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Embracing My Nerdcore: On Being Visibly Geeky

Jenn Northington

Director, Editorial Operations

Jenn Northington has worked in the publishing industry wearing various hats since 2004, including bookseller and events director, and is currently Director of Editorial Operations at Riot New Media Group. You can hear her on the SFF Yeah! podcast nerding out about sci-fi and fantasy. When she’s not working, she’s most likely gardening, running, or (obviously) reading. Find her on Tumblr at jennIRL and Instagram at iamjennIRL.

This post was originally published at Panels, our sister site about all things comics! Check out more from them here.



My most obvious nerd credentials are as follows: I grew up watching all the many Star Treks, and when I was in the 4th grade, one of my “friends” declared that I read too much. (Friends is in scare quotes for obvious reasons.) My parents also “read too much,” and my dad is the original comics nerd in our family, so I come by it honestly. But we didn’t have the money (and actually I’m not even sure I knew they existed? There was no TeeFury or WeLoveFine in the ‘90s, yo) to buy clothes or gear that was explicitly nerdy: no Star Wars t-shirts, Star Trek lunchboxes, etc. for me. So I didn’t own any nerd-gear until I was old enough to have a job, be aware of its existence, and be able to buy it for myself — and by that point, I wasn’t sure I wanted to.

Like many others, I spent a lot of time in high school trying to camouflage. Dress so that you blend in. Don’t read in the halls between classes. Don’t talk about all those dragon-themed books in your backpack unless someone else mentions them first. Star Wars is ok to talk about (everyone loved Star Wars) but not Star Trek — Trekkies are the geekiest of the geeks. The Hulk is fine because there’s a TV show, but don’t bring up Renaissance Faires. It wasn’t that I was actively hiding who I was, it was just easier not to talk about certain things.

College wasn’t significantly different in this regard. I was plenty comfortable being subversive in other ways. Feminism, sure! Eco-warrior, yes. Will fight about philosophical concepts over the cafeteria table: check. But I was reading for classes, not for fun, and when I did read for fun I felt like I had to read Serious Books. Dragons, magic, spaceships, caped crusaders, all that stuff was Of My Childhood. Right? Wasn’t it?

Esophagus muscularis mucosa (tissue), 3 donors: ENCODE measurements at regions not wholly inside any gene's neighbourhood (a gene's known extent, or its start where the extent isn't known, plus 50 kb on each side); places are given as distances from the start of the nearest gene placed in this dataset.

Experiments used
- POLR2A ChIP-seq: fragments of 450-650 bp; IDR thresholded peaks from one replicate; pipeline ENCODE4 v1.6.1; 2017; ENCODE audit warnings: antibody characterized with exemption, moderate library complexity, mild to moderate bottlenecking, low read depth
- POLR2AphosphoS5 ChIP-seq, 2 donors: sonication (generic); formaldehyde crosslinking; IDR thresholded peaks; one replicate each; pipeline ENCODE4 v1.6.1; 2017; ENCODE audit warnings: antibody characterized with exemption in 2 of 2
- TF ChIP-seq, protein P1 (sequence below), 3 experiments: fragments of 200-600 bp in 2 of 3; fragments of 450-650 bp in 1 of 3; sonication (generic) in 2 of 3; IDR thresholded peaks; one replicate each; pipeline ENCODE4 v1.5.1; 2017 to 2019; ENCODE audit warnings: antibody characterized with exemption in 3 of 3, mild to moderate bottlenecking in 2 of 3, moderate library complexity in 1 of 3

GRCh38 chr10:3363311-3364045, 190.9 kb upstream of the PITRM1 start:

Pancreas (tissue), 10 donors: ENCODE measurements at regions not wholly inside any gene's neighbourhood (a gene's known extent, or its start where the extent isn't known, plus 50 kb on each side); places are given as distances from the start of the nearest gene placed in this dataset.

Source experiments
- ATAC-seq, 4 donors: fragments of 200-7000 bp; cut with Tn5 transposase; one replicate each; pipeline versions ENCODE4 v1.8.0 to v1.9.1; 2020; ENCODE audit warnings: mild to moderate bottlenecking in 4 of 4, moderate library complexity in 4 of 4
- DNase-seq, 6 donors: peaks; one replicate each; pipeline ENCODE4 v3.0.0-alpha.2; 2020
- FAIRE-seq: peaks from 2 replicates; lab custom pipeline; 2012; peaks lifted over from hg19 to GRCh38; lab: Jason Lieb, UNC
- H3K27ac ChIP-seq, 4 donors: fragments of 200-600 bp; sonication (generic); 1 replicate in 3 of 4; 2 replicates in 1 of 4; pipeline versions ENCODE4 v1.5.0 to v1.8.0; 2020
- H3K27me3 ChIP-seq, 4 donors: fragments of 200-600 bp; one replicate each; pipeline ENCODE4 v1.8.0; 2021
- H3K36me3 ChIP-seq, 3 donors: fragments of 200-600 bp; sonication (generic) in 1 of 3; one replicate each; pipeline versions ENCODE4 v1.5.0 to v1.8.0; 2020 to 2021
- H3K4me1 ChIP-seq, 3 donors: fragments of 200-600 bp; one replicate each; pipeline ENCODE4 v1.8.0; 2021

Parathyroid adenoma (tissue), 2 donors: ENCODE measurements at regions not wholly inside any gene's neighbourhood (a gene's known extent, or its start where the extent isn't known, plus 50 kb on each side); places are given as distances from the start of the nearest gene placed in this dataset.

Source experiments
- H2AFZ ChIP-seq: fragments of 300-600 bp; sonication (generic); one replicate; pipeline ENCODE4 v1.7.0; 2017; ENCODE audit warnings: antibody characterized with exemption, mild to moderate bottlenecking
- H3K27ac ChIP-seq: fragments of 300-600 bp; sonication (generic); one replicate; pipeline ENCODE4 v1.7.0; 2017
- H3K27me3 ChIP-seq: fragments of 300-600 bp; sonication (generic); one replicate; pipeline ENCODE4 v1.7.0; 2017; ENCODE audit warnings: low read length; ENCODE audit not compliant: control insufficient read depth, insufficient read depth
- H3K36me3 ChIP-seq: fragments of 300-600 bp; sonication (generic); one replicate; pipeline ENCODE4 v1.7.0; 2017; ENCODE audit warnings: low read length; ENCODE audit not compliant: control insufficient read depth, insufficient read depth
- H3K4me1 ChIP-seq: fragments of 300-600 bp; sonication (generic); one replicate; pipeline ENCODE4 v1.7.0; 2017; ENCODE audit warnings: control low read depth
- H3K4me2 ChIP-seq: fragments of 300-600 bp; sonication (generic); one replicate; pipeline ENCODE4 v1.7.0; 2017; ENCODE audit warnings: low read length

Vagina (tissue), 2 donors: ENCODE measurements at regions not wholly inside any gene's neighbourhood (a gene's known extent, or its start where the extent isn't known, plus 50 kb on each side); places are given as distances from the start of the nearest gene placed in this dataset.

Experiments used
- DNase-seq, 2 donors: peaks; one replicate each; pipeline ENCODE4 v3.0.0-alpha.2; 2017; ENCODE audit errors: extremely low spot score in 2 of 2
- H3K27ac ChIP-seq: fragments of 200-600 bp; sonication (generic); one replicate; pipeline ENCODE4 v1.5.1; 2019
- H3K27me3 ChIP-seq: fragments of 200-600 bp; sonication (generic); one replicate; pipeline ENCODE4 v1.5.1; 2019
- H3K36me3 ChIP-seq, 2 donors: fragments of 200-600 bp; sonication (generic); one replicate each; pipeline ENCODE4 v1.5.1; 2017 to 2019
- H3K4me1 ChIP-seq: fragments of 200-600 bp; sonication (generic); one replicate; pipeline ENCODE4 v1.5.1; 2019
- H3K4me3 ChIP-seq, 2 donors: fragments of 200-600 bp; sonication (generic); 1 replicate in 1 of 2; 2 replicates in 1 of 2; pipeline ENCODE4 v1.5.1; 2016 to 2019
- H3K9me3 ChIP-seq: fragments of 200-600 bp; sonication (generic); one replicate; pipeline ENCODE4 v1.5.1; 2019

It wasn’t until my late 20s that I found my way back to my geekiest roots. I started reading and loving science fiction and fantasy again. YA was booming and I was a bookseller, so OBVIOUSLY I had to read The Hunger Games and Harry Potter and Twilight! To keep up with The Kids! And then superhero movies hit the mainstream, and THEN I got introduced to comics, and it was ALL OVER. Casual cosplay, HERE I COME.

Now there are way more nerdy t-shirts and hoodies and Spider-Gwen jackets than I could ever buy, much less wear. And it’s great! But I still struggle with when, how, and where to “out” myself as a geek. I’ve had pretty relaxed jobs for the last 10 years — t-shirts, hoodies, and jeans are just fine for your average day in the office. But getting to the office, and then home, involves about an hour on public transportation. I don’t know if you’ve ever ridden the NYC subways, but I can verify that despite New Yorkers’ reputation for being surly and uncommunicative, the thing you LEAST want to talk about with a stranger is inevitably the question you will be asked on a train.

Should I read comics in public? Do I wear my Lumberjanes jacket where people I don’t know can see it? Dare I wear my Chewbacca shirt on a Thursday when I’m also going to a book reading or a publishing event? I didn’t realize how conflicted I was about this until I started going to cons, where not only was it safe but expected to display your nerd-love. The subway ride turns out to be easier when you know that your tribe is on the other end, and that you’ll blend right in when you get there.

New York is the land of the book-nerds — it’s not unusual to see people with their heads stuck in books, or with tote bags declaring said love of books, anywhere/everywhere you go. But that’s not exactly the same as being a reader of “escapist” genres (superhero comics, science fiction, fantasy, romance). And outing yourself in public can be uncomfortable at best, unsafe at worst — if I had a quarter for every time someone thought I was sports-fluent because of my Beacon Hills Lacrosse shirt, I would have enough to do a very awkward load of laundry. Let’s not even talk about men who want to talk to me about “dirty books” when they see me reading a Regency romance.

And then there’s the flip side: when I do wear my geek-gear to a geekspace, am I the girl wearing the band’s shirt to the concert? Am I THAT NERD?? What if I overdo it? Is it weird to be the 30-something wearing a Lumberjanes jacket, when the comic is about and written for The Kids? What if I am turning into Steve Buscemi??


I’m getting quicker with the comebacks when necessary, and more comfortable with the possibilities of conversations. And the times when a fellow fan and I spot each other (like the morning I got onto the train wearing a Gryffindor scarf AT THE EXACT SAME MOMENT as someone else wearing THEIR Gryffindor scarf! That happened!) feel priceless. Mostly, people are too busy with their own lives to notice that I exist, much less what my t-shirt says on it. But really, it just depends on the day. How motivated am I feeling? How ready am I to talk to strangers? Where am I going, and who else will be there? I’m a proud geek, but sometimes I still want to go incognito.

Tell me: what about you? Can you wear your geek-gear on regular days? Do you?